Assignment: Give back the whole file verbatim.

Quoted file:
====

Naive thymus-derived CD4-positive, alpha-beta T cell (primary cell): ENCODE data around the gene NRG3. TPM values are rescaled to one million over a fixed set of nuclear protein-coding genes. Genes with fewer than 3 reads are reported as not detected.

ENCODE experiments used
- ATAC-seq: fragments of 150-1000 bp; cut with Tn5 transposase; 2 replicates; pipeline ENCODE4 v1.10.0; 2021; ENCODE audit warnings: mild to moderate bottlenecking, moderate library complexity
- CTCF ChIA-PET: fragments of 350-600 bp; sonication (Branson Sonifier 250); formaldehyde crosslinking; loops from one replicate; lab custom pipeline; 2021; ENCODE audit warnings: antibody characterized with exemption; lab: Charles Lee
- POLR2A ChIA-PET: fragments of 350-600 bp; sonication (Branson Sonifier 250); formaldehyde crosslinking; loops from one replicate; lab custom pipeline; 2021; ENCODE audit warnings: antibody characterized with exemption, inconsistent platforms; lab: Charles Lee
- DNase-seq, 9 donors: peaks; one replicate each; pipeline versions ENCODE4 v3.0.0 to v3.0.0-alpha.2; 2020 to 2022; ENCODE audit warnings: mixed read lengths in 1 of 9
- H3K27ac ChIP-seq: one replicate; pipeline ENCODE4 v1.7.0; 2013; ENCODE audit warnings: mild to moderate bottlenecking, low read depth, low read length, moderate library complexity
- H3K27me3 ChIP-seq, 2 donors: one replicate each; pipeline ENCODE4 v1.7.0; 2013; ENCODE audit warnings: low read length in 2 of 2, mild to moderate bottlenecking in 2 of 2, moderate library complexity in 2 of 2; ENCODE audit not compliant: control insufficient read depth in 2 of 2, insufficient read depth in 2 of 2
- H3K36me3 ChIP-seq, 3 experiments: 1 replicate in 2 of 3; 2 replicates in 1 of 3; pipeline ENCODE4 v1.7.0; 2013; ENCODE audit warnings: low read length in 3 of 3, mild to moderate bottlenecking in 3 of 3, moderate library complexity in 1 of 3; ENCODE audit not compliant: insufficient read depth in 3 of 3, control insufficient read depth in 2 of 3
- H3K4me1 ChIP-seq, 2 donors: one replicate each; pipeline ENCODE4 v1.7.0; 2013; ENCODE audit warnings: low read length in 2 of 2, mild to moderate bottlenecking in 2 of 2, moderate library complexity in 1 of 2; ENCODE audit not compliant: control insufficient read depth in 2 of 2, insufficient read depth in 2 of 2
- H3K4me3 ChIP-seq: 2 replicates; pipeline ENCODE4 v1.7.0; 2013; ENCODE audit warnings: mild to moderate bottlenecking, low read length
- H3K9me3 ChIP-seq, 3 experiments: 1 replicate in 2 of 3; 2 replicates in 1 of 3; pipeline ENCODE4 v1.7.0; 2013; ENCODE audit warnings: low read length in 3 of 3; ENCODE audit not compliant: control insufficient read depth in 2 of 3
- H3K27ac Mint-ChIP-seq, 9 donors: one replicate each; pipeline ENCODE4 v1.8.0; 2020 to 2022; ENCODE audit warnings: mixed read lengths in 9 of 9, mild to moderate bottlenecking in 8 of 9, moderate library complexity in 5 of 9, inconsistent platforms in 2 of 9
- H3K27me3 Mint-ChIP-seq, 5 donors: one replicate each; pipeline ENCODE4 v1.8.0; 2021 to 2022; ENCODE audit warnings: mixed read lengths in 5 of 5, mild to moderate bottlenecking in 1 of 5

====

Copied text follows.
Naive thymus-derived CD4-positive, alpha-beta T cell (primary cell): ENCODE data around the gene NRG3. TPM values are rescaled to one million over a fixed set of nuclear protein-coding genes. Genes with fewer than 3 reads are reported as not detected.

ENCODE experiments used
- ATAC-seq: fragments of 150-1000 bp; cut with Tn5 transposase; 2 replicates; pipeline ENCODE4 v1.10.0; 2021; ENCODE audit warnings: mild to moderate bottlenecking, moderate library complexity
- CTCF ChIA-PET: fragments of 350-600 bp; sonication (Branson Sonifier 250); formaldehyde crosslinking; loops from one replicate; lab custom pipeline; 2021; ENCODE audit warnings: antibody characterized with exemption; lab: Charles Lee
- POLR2A ChIA-PET: fragments of 350-600 bp; sonication (Branson Sonifier 250); formaldehyde crosslinking; loops from one replicate; lab custom pipeline; 2021; ENCODE audit warnings: antibody characterized with exemption, inconsistent platforms; lab: Charles Lee
- DNase-seq, 9 donors: peaks; one replicate each; pipeline versions ENCODE4 v3.0.0 to v3.0.0-alpha.2; 2020 to 2022; ENCODE audit warnings: mixed read lengths in 1 of 9
- H3K27ac ChIP-seq: one replicate; pipeline ENCODE4 v1.7.0; 2013; ENCODE audit warnings: mild to moderate bottlenecking, low read depth, low read length, moderate library complexity
- H3K27me3 ChIP-seq, 2 donors: one replicate each; pipeline ENCODE4 v1.7.0; 2013; ENCODE audit warnings: low read length in 2 of 2, mild to moderate bottlenecking in 2 of 2, moderate library complexity in 2 of 2; ENCODE audit not compliant: control insufficient read depth in 2 of 2, insufficient read depth in 2 of 2
- H3K36me3 ChIP-seq, 3 experiments: 1 replicate in 2 of 3; 2 replicates in 1 of 3; pipeline ENCODE4 v1.7.0; 2013; ENCODE audit warnings: low read length in 3 of 3, mild to moderate bottlenecking in 3 of 3, moderate library complexity in 1 of 3; ENCODE audit not compliant: insufficient read depth in 3 of 3, control insufficient read depth in 2 of 3
- H3K4me1 ChIP-seq, 2 donors: one replicate each; pipeline ENCODE4 v1.7.0; 2013; ENCODE audit warnings: low read length in 2 of 2, mild to moderate bottlenecking in 2 of 2, moderate library complexity in 1 of 2; ENCODE audit not compliant: control insufficient read depth in 2 of 2, insufficient read depth in 2 of 2
- H3K4me3 ChIP-seq: 2 replicates; pipeline ENCODE4 v1.7.0; 2013; ENCODE audit warnings: mild to moderate bottlenecking, low read length
- H3K9me3 ChIP-seq, 3 experiments: 1 replicate in 2 of 3; 2 replicates in 1 of 3; pipeline ENCODE4 v1.7.0; 2013; ENCODE audit warnings: low read length in 3 of 3; ENCODE audit not compliant: control insufficient read depth in 2 of 3
- H3K27ac Mint-ChIP-seq, 9 donors: one replicate each; pipeline ENCODE4 v1.8.0; 2020 to 2022; ENCODE audit warnings: mixed read lengths in 9 of 9, mild to moderate bottlenecking in 8 of 9, moderate library complexity in 5 of 9, inconsistent platforms in 2 of 9
- H3K27me3 Mint-ChIP-seq, 5 donors: one replicate each; pipeline ENCODE4 v1.8.0; 2021 to 2022; ENCODE audit warnings: mixed read lengths in 5 of 5, mild to moderate bottlenecking in 1 of 5